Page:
Land reform has been one of the most transformational public policies of the past two centuries. South Korea provides a classic example of its benefits. Until World War II, the country was impoverished and feudal. The Korean War wreaked havoc on its economy. South Korea then sought to eliminate Japanese colonial influence and shore up its self-sufficiency through radical land reform. The government expropriated all landholdings larger than three hectares, then granted land to poor tenant farmers—many of whom tended small rice paddies—and supported them with favorable agriculture policies.
For the first time in Korean history, these farmers sent their children to school instead of to the fields. Within a generation, the country became urban and well educated, home to a booming economy. Similar transformations followed land reform in Japan and Taiwan. Joe Studwell’s 2014 book, How Asia Works, nails the formula: Cultivate a small farming sector, use the surplus to build export-oriented manufacturing, and nurture these sectors through financial institutions held on a tight leash by the government.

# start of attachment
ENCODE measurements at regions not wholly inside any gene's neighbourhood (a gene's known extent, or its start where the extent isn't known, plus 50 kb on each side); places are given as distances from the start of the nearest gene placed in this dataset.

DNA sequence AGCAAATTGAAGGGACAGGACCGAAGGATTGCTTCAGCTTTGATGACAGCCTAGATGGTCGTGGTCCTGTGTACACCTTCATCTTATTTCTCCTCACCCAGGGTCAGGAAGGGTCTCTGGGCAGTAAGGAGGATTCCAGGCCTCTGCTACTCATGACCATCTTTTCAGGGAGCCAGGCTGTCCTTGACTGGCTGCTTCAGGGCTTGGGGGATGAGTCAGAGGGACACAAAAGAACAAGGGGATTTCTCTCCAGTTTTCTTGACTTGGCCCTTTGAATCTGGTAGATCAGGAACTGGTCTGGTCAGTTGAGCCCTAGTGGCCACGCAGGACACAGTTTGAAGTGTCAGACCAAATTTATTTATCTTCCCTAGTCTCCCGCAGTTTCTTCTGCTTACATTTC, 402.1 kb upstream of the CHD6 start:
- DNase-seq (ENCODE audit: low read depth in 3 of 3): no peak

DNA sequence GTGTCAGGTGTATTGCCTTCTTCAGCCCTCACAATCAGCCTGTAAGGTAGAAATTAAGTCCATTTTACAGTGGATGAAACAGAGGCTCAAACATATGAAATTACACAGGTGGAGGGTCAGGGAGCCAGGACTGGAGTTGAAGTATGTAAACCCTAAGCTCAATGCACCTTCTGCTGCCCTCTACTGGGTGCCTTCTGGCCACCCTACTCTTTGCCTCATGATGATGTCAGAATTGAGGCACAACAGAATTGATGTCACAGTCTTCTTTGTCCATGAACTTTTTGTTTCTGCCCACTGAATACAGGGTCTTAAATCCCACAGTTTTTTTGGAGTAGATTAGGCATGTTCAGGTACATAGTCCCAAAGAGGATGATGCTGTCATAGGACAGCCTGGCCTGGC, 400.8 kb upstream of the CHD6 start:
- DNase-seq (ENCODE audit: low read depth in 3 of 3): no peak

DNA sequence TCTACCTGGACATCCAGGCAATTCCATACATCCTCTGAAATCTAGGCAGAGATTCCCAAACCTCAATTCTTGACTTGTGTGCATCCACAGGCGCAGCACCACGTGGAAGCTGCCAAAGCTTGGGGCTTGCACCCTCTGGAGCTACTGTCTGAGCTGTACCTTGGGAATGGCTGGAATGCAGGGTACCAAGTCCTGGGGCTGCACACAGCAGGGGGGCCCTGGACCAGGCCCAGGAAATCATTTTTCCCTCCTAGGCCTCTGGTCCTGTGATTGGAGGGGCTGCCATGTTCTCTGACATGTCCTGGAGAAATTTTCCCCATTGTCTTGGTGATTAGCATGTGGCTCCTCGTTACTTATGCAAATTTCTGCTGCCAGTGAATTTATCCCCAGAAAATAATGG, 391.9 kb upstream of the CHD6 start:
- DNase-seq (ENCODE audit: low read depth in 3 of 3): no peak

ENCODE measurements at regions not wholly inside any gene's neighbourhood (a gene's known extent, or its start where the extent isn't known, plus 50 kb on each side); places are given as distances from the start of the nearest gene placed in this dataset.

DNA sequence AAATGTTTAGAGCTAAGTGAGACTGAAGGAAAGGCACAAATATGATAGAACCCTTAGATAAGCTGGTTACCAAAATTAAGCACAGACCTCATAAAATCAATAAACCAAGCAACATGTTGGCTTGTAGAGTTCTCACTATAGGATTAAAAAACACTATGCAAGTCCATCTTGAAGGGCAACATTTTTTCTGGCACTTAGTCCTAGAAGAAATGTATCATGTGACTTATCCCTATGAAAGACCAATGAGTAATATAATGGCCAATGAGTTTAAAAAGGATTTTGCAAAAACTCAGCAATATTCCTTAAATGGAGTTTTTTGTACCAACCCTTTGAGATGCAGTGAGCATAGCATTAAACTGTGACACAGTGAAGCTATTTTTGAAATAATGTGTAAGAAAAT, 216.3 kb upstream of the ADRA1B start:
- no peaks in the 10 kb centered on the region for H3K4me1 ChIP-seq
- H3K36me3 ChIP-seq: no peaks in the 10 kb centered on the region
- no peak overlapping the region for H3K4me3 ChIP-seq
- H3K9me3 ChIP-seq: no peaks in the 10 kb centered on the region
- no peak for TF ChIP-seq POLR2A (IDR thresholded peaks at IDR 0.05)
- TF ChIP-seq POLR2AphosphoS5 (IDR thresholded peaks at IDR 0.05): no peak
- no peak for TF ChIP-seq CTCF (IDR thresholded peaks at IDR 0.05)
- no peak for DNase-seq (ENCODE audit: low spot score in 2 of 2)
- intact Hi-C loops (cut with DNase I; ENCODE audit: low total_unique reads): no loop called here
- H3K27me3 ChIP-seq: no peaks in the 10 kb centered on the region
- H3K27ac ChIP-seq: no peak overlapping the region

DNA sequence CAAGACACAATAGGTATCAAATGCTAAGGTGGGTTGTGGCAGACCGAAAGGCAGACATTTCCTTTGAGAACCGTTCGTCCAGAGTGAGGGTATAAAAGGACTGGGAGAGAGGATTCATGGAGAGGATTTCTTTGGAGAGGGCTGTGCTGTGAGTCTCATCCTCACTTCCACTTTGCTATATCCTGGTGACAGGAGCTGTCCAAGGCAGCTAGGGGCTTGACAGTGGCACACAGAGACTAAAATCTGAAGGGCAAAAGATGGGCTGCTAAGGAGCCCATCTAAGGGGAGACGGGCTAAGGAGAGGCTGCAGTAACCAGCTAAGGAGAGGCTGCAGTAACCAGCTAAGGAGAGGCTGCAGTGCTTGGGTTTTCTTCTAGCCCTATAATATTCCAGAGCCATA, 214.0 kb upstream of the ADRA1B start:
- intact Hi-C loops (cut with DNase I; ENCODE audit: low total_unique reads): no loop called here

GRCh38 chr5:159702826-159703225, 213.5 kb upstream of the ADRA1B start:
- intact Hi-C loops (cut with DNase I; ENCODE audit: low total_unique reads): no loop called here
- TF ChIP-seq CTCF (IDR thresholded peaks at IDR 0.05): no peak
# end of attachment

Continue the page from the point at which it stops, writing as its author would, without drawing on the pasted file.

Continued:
Until recently, land was the single most valuable asset in societies around the globe. People who owned land could harvest its natural resources, such as precious metals, timber, and wild animals. They could also use it to grow crops and raise domesticated animals. And it had enormous symbolic power. Kings, chiefs, and elected political leaders from Versailles to Monticello used their estates to signal status and project authority. Property ownership was used in many societies to determine who could have a say in politics, either through voting or holding office.
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At the dawn of the 19th century, as a consequence of feudalism, tribalism, and colonization, land ownership in most of the world was highly unequal. In many countries, the wealthiest 5 percent of landowners owned 80 to 90 percent of the land. The bulk of rural inhabitants eked out a living working for large landowners, typically through servitude, or rented their land from large landowners at extortionate rates. The only substantial groups that had avoided this fate were some indigenous populations and a small number of town dwellers dedicated to trade or a craft.
Over the following two centuries, land ownership drastically changed. First, population growth put unprecedented demand on access to land. Human beings spread out across continents, tilled over prairies, and felled forests. Growing settler populations displaced indigenous populations at a massive scale and appropriated their lands. In many places, land became scarce.
Societies began land redistribution in response. In the 20th century, more than one-third of the world’s countries seized the holdings of large landowners and redistributed them to the landless or land poor. One and a half billion people directly benefited from such programs, which continue to impact billions more.